told him the decision against Cslpo
had been reversed, Father Gross an
swered "No.”
Mr. Coan then called attention to
the second visit of Father Gross to
the office of Prosecutor Strieker, ask
ing the witness if he had not again
gone to Mr. Strieker's office in July
and told of his intention of starting
action against Cslpo. The priest de- I
nled going in July, stating that it was
sometime either in August or Sep
tember. According to Father Gross'
testimony Mr. Strieker declared at
that time that he would not interfere
in a civil act against Cslpo as Cslpo
was his (Strieker's) client.
When Csipo was recalled to the
stand yesterday afternoon Attorney
Brown asked him if he had not pur
chased a revolver and bullets from
Louis Kemeny on the day preceding
the riot. CBipo replied that lie had i
bought the bullets but not a revolver, !
explaining that because of the attack |
on Arthur Keichman he felt that his |
life was also in danger. Kemeny, i
called as a witness by the state, testl- J
tied that Csipo had bought the bullets [
from him but refuted the statement .
that a revolver had also been bought ;
from him by Csipo.
Sister Margaret, Sister Theresa and i
Sister Antonio, three nuns connected 1
with Father Gross' church, testified |
as to what was said at the service on ,
November 1. Sister Margaret and I
Sister Antonio are said to have visited |
Csipo with Father Gross on October
30 when the priest asked Csipo to
take the paper from the window. This
was the same day the alleged assault
on Retchman took place. Sister Mar
garet testified to hearing aYi in r ell
drop while In Csipo’s office but she
declared she did not know what
caused it to fall.
Prosecutor Joseph E. Strieker was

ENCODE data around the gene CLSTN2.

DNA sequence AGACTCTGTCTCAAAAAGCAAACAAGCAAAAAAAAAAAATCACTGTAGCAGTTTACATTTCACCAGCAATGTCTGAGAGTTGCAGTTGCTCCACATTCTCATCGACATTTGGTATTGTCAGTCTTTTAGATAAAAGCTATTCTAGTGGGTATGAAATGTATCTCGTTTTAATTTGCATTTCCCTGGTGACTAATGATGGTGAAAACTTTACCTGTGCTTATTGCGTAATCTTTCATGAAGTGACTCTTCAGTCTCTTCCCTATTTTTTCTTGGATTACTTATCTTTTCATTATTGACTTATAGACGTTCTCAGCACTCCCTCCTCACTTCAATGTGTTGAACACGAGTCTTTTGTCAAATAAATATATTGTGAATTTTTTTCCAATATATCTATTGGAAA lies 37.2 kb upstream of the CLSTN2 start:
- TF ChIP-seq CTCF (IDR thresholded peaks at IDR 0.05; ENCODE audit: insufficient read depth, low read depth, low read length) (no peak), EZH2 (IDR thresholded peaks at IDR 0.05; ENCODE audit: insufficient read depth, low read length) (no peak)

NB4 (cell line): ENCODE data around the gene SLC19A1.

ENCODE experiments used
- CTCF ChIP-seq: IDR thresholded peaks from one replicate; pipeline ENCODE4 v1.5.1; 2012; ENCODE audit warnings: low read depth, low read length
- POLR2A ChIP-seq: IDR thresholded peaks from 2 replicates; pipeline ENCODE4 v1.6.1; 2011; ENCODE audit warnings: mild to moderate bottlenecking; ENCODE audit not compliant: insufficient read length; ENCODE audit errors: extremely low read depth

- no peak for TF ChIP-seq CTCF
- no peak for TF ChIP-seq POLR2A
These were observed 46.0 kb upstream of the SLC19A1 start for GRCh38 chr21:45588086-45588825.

expected to take the stand shortly
after 2 o'clock this afternoon to testi
fy as to certain visits made to Ills j
office by Father Gross concerning his
bringing action against Csipo.
The defense placed four witnesses
on the stand this morning. The first |
was Mike Lengal, of Woodbridge, who
was the first member of Father Gross'
congregation to get to Csipo's bank bn
the morning of the riot. The witness
stated that he went on his bicycle and
that when he asked Csipo to remove j
the paper from the window Csipo re
fused und then threatened him, hav- ,
ing a^revolve* in one hand and an 1
Iron bar In the other. Frank Haklar, ;
one of the men who was shot in the
riot, testified. Two women also gave
testimony along the same lines, they
telling nothing startling. .
Latest Report on Results
ot Christmas Roll Call
Although the final returns from the
Red Cross Christmas Roll Call drive
have not yet been obtained by the ex
ecutive committee, the reports of the
teams in the factories have been se
cured up to date and as for as is
known will bo the last returns that the
several concerns have reported. There
are, however, many factories and In
dustries that hnve not e.s yet submitted
any report of the results among their
employes, among which are several of
the large firms In the city.
Small amounts still oontlnue to drib
ble in at the Red Cross headquarters
so that It is even hard to make any
estimate on the number of members
obtained, but It Is thought that the
total will exceed the 12,750 mark
which was set from the quota alloted
last year In a similar drive.
The report to date from the factor
ies are as follows:
Standard Underground Cable
Works .
C. Pardee Company . 62S
Chesborough Manufacturing Com
pany . 22f
Perth Amboy Dry Dock Company 238
Davidson Handkerchief Compnny 25
American and Caustic Tiling Com
pany .
L. H. McHose Inc. 98
National Fireproofing Company. . 410
California Loading Company- 68
United Lend Works.
—The monthly meeting of the Swe
dish Congregational Indies' Aid So
ciety will be held tomorrow at 2
o'clock at the home of Mrs. Olaf Ol
sen. of 464 Convery place.
—The PeTth Amboy Circle 1086 C.
of F. will hold an Important business
meeting tonight In .Taeohren's Hall
Star In Service Flag Changes Color
When Soldier Boy “Goes WestK
A wo women, wnose wuiua uiuai iac
accepted as true, have received mys
terious warning of the death of near
relatives at the front. In each case
a star on a service flag turned from
blue to gold before news of the death
was communicated by the War De
Mrs. Ellen Flynn of 755 West Side
avenue, Jersey City, had three boys
g ........ ---
at the front—all cousins—William, i
Peter and Thomas Mahon. She told
me today of the uncanny warning of ;
the death of one of them. In her